Maybe you’ve heard of Back to Church Sunday. In the UK it’s scheduled for Sunday 29th and the idea is that you invite someone you know to attend your church. It’s a good idea and I’d suggest you (and your church) try it. Who knows how many people don’t come to your church because no one invites them?

Speaking of people who don’t attend your church, I have another idea. It doesn’t have a website and it might sound like heresy.

What about a Stay Away from Church Sunday?

Before you start scrambling around for verses you think I need to be aware of, I am aware of Acts 2 and how the new believers were committed to seeking God together and committed to sharing life together. And I know about Acts 20 and the disciples coming together to break bread. And Hebrews 10:25 with its warning about neglecting to meet together.

But what about having a Sunday morning where you skip the service? (You can always make it up on Sunday night or at the midweek meeting).

Here’s the thing.

No matter how many people gather in your church on Sunday morning, there are plenty of people who don’t. It doesn’t cross their mind. They’ll play golf, walk the dog, take the kids to sports’ practice, drink coffee, plough their way through the Sunday papers, head out to the carvery for a bite of lunch ahead of settling down for the latest iteration of televised football’s Super Sunday. Oh, and shopping (at least when the shops open at noon.

For many of us, our Sunday is different (at least some of it). We are part of the worship of God in the context of a church on a Sunday morning – and that is a good thing. Sunday morning, done well, is an opportunity for recalibration; we are reminded of what is true and important. It ought to be a priority for followers of Jesus.

But while we are closeted away in our buildings, we may be quite unaware of what many of our neighbours, friends and work colleagues are doing. And we don’t stop to ask ourselves if we are doing enough to connect with them and to help connect them with the gospel.

I wonder if a Stay Away Sunday might open our eyes and might help us to take a different look at a mission field that we may not really understand but that calls for fresh thinking if it is to be reached effectively.

What if 3 or 4 Christians skipped church and walked prayerfully through the park with the other walkers? What if 2 or 3 sat prayerfully in a coffee shop, praying for the staff and customers? What if a couple of believers prayed their way around 18 holes of golf, all the time asking the Lord of the harvest to help them see the harvest the way he does?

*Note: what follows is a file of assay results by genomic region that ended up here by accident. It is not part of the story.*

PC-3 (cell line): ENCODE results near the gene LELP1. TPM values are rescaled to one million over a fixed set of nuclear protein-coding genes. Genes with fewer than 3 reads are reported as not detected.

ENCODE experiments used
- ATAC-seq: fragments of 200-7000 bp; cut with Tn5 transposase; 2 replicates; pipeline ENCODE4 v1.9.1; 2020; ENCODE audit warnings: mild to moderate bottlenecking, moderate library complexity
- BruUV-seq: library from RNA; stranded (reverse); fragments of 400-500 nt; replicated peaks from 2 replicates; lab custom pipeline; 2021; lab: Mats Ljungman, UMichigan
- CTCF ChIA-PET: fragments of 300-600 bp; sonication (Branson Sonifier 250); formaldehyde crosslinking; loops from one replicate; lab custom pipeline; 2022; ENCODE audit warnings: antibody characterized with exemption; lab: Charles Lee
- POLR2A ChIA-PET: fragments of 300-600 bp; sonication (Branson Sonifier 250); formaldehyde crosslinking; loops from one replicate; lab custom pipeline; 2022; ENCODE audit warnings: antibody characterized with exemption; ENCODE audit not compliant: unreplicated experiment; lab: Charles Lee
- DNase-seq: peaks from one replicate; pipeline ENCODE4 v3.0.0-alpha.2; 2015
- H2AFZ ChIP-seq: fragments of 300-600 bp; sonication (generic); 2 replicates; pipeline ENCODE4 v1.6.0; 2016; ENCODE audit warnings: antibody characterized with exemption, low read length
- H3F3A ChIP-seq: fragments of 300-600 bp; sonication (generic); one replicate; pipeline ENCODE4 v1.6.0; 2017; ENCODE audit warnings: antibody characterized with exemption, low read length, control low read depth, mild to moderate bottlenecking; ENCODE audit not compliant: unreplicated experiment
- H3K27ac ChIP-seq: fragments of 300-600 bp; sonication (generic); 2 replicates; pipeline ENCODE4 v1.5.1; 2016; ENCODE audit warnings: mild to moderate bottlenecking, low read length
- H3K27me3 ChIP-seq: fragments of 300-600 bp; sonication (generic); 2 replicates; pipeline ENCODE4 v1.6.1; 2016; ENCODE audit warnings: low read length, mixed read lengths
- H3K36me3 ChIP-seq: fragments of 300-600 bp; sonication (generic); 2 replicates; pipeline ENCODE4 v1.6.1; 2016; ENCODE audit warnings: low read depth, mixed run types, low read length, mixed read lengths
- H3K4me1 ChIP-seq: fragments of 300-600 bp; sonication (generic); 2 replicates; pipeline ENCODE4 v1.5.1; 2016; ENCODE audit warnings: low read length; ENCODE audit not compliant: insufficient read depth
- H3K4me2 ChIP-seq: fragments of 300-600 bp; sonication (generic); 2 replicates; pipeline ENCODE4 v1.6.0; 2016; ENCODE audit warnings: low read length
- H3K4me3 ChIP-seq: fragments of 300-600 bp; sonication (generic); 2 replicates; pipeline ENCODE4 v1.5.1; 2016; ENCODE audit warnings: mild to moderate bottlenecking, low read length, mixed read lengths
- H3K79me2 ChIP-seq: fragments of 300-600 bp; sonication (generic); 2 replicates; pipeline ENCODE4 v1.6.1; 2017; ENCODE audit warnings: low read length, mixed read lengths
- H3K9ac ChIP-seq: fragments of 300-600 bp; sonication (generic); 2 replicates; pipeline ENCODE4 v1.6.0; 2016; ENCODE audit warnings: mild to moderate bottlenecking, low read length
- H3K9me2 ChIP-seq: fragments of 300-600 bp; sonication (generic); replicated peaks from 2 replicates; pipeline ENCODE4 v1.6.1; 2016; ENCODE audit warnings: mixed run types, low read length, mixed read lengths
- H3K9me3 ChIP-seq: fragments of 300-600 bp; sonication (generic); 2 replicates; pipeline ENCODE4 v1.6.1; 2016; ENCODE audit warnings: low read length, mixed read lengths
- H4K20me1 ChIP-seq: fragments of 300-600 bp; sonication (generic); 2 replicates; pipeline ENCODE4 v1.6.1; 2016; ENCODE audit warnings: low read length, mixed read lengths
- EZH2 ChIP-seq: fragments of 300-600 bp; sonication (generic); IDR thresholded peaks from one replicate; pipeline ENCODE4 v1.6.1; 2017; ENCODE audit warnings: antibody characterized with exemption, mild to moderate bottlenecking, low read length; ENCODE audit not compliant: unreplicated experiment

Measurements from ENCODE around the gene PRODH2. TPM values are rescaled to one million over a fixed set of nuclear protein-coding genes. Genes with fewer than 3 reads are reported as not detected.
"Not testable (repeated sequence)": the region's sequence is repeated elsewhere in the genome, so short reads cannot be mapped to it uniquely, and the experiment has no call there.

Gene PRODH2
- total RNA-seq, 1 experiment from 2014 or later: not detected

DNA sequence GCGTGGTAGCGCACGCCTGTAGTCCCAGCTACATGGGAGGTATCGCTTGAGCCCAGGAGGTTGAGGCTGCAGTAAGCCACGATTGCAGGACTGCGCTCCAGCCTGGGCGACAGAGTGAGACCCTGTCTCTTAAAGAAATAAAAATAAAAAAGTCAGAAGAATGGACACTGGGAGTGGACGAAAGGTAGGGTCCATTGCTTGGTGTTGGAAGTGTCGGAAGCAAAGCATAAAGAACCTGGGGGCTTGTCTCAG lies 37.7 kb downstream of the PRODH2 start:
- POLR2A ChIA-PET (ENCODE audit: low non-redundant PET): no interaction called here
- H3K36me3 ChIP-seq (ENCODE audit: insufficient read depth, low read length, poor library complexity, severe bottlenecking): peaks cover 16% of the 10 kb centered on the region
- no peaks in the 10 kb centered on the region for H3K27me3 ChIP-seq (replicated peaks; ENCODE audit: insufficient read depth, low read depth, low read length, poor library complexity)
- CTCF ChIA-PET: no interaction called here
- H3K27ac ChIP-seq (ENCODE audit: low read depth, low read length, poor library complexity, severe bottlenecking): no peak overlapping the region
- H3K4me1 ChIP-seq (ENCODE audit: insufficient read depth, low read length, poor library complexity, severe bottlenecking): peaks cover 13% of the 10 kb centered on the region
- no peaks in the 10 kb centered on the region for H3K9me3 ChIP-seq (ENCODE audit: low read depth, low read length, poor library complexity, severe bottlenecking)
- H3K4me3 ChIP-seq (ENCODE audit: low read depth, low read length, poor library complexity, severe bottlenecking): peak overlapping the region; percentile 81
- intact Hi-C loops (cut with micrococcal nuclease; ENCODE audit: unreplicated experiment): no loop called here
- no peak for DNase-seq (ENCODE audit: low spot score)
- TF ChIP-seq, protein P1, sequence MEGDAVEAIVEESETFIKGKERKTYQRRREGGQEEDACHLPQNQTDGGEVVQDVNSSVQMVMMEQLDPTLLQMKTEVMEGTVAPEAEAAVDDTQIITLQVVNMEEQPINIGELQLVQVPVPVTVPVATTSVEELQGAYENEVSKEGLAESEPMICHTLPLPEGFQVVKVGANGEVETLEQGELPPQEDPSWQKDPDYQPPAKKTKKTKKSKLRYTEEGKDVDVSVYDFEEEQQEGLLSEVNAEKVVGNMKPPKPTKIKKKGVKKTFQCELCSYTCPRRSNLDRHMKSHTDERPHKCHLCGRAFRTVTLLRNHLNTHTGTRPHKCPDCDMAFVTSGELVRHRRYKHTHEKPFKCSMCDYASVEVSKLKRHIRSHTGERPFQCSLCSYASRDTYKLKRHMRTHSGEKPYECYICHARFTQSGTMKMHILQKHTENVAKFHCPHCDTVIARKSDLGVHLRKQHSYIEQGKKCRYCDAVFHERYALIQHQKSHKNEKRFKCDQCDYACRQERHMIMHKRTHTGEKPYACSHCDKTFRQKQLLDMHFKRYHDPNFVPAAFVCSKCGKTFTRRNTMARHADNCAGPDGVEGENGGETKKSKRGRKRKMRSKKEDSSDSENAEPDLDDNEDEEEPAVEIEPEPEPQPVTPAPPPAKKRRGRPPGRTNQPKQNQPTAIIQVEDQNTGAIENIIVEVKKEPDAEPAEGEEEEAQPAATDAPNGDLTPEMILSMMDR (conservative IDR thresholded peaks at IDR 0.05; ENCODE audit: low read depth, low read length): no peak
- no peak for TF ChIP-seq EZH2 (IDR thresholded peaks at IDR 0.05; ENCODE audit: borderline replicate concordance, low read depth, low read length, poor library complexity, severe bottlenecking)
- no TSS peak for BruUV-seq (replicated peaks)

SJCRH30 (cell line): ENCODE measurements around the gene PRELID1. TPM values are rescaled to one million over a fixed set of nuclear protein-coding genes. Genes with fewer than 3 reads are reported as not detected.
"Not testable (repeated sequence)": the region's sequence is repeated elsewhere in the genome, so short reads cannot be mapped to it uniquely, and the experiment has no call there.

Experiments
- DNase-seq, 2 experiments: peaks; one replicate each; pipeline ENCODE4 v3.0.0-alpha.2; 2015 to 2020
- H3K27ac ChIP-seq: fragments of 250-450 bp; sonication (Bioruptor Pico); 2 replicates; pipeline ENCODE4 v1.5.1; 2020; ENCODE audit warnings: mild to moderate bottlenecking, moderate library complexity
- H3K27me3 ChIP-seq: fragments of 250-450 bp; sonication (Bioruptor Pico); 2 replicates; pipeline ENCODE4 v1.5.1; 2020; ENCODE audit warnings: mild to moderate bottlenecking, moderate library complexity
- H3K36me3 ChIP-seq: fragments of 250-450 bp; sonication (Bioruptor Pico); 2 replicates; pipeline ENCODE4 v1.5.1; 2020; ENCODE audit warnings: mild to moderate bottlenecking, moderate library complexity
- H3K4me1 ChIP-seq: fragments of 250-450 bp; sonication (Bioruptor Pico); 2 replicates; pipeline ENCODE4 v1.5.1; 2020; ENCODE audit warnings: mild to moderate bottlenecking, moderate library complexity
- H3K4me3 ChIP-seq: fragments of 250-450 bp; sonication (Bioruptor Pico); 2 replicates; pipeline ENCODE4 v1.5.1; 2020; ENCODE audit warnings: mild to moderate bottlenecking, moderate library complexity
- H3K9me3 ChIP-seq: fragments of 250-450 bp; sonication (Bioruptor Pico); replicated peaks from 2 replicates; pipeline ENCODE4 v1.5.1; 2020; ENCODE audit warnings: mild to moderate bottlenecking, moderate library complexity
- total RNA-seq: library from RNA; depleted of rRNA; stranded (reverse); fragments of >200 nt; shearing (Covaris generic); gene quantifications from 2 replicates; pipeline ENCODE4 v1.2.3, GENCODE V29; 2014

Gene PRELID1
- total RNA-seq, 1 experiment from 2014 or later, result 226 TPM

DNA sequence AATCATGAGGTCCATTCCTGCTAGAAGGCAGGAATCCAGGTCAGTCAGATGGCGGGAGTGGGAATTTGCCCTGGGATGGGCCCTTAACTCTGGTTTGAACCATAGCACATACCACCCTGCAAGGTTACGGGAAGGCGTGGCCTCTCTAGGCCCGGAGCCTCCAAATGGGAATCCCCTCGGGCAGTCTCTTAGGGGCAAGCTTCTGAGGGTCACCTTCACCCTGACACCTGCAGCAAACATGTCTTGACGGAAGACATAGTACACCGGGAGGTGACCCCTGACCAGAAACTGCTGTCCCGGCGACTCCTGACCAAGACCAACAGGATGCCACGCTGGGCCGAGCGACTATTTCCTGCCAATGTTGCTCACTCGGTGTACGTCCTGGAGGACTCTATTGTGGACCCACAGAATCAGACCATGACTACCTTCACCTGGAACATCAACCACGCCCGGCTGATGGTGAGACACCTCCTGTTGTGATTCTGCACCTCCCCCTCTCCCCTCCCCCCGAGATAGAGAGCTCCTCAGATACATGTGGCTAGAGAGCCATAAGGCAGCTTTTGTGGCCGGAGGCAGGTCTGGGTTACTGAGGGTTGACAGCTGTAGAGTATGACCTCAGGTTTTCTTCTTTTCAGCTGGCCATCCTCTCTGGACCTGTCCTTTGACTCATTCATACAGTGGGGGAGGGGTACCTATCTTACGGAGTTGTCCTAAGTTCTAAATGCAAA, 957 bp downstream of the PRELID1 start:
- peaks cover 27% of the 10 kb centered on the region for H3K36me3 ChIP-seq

You can be the judge. But if it is, make sure you don’t forget the 29th.

Did St Paul make a mistake in Athens?

At first sight Paul’s speech to the Athenian Areopagus in Acts 17 looks like a great example of how to speak to people who don’t have a biblical worldview or an understanding of the Bible storyline. Find a point of contact; build a bridge to connect with their world; quote from some of their own poets. While at the same time managing to pack in plenty of sound information about who God actually is, where the world has come from and what its future holds in store.

Looking for a model to help you evangelise post-moderns? Look no further. This is it.

Or is it?

Not everyone who has thought and written about it thinks so. In fact, for some, Paul got it badly wrong.

And when you take a second look, you notice that he really was not that successful, was he? A few people followed him and believed, but it was hardly the Day of Pentecost revisited, was it?

Add to that the information Paul shares in the opening chapters of 1 Corinthians – and Corinth was the next stop on his journey, after Athens. No displays of clever wisdom, he says. Just Christ, and him crucified. Preached in the power of the Spirit.

It has been suggested that Paul left some very important gaps in his Athenian speech. Where is his mention of the cross? Was he too embarrassed to mention it to a sophisticated crowd? Where are the signs and wonders? Was Paul so confident in his intellectual powers that he left out the Holy Spirit and failed to rely on his power? Would a display of signs and wonders not have shifted this stubborn crowd of philosophers and idolaters?